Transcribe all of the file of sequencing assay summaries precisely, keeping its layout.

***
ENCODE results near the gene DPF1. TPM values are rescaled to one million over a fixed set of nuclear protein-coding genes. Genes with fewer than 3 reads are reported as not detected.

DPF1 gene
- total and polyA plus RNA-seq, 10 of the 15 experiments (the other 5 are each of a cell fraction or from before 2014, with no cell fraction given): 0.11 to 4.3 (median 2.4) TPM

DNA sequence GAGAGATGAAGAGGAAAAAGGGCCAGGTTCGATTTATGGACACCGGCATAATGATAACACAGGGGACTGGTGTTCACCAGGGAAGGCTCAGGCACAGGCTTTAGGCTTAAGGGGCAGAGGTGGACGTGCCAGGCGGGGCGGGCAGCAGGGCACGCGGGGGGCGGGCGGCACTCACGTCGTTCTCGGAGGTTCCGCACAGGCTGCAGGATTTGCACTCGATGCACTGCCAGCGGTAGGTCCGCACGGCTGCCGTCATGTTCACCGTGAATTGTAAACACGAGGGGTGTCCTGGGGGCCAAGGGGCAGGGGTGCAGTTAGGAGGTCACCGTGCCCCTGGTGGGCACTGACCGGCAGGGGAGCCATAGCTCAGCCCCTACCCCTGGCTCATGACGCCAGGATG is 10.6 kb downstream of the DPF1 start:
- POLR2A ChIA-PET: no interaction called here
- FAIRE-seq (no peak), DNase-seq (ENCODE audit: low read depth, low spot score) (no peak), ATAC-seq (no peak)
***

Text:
ENCODE results near the gene DPF1. TPM values are rescaled to one million over a fixed set of nuclear protein-coding genes. Genes with fewer than 3 reads are reported as not detected.

DPF1 gene
- total and polyA plus RNA-seq, 10 of the 15 experiments (the other 5 are each of a cell fraction or from before 2014, with no cell fraction given): 0.11 to 4.3 (median 2.4) TPM

DNA sequence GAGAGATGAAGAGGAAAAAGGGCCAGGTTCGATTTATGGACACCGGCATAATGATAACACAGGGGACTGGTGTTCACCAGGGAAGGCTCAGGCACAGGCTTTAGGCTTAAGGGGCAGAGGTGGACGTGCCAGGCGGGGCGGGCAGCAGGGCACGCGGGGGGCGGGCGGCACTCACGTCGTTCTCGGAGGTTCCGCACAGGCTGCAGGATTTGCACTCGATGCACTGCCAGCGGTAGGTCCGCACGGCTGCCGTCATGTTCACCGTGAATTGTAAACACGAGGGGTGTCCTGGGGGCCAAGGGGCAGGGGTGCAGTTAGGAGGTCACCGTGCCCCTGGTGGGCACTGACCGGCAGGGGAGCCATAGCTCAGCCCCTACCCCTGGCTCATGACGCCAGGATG is 10.6 kb downstream of the DPF1 start:
- POLR2A ChIA-PET: no interaction called here
- FAIRE-seq (no peak), DNase-seq (ENCODE audit: low read depth, low spot score) (no peak), ATAC-seq (no peak)